Wednesday, October 5, 2011

Different interventions, schemes and programmes that impinge on girls’ education will empower our society

Confident rural girl concentrate on Education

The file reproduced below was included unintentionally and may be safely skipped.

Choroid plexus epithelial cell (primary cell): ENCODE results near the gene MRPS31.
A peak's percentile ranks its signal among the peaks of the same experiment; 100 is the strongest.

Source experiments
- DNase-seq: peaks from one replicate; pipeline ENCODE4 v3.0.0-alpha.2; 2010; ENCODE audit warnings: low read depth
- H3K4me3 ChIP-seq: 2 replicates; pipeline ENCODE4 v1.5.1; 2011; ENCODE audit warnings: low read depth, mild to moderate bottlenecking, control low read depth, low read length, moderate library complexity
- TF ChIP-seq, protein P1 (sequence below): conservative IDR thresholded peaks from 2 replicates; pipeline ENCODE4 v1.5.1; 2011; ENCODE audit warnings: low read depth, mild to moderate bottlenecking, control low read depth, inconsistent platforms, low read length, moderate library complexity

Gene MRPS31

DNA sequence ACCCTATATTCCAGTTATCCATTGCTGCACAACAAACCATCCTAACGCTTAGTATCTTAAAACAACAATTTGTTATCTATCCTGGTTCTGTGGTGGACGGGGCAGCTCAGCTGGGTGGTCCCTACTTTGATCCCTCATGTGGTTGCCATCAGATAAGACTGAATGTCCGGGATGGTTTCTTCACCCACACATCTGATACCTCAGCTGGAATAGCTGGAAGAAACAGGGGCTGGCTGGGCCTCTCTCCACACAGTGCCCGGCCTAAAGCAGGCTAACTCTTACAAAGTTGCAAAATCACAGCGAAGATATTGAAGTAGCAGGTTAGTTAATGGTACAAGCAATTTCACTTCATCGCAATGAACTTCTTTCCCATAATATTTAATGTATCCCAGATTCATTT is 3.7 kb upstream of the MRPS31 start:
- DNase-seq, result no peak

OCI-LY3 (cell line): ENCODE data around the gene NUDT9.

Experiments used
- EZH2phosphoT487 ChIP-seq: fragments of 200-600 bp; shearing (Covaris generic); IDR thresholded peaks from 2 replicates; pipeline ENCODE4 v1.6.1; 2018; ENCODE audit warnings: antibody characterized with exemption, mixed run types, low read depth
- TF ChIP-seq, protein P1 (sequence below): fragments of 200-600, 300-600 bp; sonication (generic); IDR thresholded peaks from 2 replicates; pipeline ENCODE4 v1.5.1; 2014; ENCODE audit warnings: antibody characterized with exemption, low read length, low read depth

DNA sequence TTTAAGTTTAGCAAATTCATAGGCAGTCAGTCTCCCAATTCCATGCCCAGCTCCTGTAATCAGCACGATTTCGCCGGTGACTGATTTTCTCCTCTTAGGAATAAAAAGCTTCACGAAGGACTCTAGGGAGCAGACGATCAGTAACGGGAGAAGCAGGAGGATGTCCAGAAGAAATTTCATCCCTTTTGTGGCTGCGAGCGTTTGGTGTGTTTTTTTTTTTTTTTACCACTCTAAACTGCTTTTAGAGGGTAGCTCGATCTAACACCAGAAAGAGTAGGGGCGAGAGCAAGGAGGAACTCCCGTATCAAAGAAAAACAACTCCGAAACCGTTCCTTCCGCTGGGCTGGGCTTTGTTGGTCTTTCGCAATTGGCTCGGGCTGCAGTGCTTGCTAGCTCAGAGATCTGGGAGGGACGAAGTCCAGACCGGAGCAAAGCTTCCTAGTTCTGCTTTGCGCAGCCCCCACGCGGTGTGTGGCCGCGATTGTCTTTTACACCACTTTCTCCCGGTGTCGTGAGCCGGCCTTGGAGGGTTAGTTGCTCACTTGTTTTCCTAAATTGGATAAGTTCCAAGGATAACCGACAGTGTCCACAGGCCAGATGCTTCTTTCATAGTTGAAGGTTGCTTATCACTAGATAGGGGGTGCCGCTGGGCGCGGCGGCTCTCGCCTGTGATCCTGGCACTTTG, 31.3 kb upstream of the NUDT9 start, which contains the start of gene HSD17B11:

The leaders of our freedom movement realized the importance of girlseducation and had put it as a prime agenda for national development.  Social and cultural barriers to education of women and lack of access to organized schooling had to be addressed immediately. Growth in access to schooling has been matched by a steady increase in enrollment with the most dramatic upswing in girls’ participation levels. Providing access and enrollment to schooling facilities are only a part of the story.  Our aim is also to help the students to continue their studies.  Although the phenomenon of drop outs continue to be a serious problem in India’s education scenario, the dropout rates in elementary education have been on the decline, more sharply so for girls. The trends in transition rates from Primary to Upper Primary are also positive. The reason so many experts believe educating girls is the most important investment in the world is how much they give back to their families. What Works in Girls' Education, is simultaneously disturbing and encouraging. It's disheartening to think of how far we have to go to get all kids into school—one of the United Nations Millennium Development Goals launched in 2000 to accelerate progress on fighting poverty, disease and other social ills. But it's also hopeful: at least we can focus on a specific solution. When girls go to school, they marry later and have fewer, healthier children. When girls get educated, they are three times less likely to contract HIV/AIDS. The practical effect is that poor families send their two oldest, healthiest boys to school with the hope that they will support their parents in their old age. This often deprives girls—the ones actually much more likely to help their families—of the chance to go to school. The waste of human capital is incalculable. Consider that only 5 percent of children with disabilities get any education at all in the developing world. Donor nations and NGOs are increasingly reaching a consensus that global education, especially for girls, is the keystone to the arch of development. The Millennium Development Goals of universal primary education with gender equity are among the hottest topics. The world's most ambitious and pathetic goals—ambitious because so many countries are not on track to reach them; pathetic because of the idea that five or six years of primary education will suffice when there's no real demonstrable advantage without eight. The challenge extends beyond funding to changing the culture of the developing world. Parents must be convinced that if their daughters go to school, they will learn enough math to help them in the market. Mothers must learn that while sending their daughters to school might mean one fewer pair of hands to help around the house, their families will be better off in the long run. Drawing upon the Constitution and other policy statements articulated in the years that followed, the Government of India in partnership with State Governments has designed different strategies, interventions, schemes and programmes with specific objectives that impinge on girlseducation.-Govin

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